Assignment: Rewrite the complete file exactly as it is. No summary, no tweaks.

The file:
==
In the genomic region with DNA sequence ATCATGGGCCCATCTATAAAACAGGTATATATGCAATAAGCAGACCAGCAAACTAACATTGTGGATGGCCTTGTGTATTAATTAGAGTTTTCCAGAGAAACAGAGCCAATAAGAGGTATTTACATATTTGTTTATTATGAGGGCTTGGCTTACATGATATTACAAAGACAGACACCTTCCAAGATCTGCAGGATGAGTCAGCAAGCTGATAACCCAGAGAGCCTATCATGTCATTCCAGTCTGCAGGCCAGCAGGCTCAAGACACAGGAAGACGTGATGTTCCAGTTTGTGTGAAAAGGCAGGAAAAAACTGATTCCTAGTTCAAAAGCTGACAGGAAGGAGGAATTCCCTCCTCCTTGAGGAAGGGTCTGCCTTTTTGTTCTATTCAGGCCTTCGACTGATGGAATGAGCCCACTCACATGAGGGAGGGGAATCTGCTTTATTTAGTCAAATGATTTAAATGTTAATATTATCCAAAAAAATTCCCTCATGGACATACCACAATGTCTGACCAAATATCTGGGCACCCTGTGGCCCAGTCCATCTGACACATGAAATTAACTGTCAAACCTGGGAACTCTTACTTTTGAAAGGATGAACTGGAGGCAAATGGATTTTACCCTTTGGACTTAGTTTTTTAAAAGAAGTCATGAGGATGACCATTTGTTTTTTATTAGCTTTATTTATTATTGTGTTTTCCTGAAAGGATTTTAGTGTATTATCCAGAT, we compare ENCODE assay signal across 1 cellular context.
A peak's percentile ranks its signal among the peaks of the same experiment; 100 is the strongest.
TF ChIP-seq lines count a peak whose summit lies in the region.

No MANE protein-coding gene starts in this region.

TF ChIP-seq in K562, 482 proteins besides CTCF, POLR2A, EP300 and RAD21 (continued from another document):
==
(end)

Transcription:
In the genomic region with DNA sequence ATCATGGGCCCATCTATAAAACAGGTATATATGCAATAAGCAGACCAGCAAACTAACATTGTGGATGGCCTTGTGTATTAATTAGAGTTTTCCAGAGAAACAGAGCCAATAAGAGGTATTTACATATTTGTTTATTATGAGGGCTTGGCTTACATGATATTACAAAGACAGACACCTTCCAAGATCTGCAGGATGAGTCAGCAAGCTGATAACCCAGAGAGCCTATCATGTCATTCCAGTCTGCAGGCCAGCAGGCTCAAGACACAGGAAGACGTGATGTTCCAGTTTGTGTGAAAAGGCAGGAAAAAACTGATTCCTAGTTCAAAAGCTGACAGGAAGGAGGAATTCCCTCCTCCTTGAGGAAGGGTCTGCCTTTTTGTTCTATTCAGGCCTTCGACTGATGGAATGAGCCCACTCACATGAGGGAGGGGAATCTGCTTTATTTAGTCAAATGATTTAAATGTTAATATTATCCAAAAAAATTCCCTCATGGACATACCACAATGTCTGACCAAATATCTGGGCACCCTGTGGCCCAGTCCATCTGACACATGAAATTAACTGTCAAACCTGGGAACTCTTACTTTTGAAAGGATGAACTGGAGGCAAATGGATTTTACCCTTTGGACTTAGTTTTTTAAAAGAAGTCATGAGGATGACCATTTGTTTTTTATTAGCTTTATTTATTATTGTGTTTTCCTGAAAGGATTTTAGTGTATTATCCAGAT, we compare ENCODE assay signal across 1 cellular context.
A peak's percentile ranks its signal among the peaks of the same experiment; 100 is the strongest.
TF ChIP-seq lines count a peak whose summit lies in the region.

No MANE protein-coding gene starts in this region.

TF ChIP-seq in K562, 482 proteins besides CTCF, POLR2A, EP300 and RAD21 (continued from another document):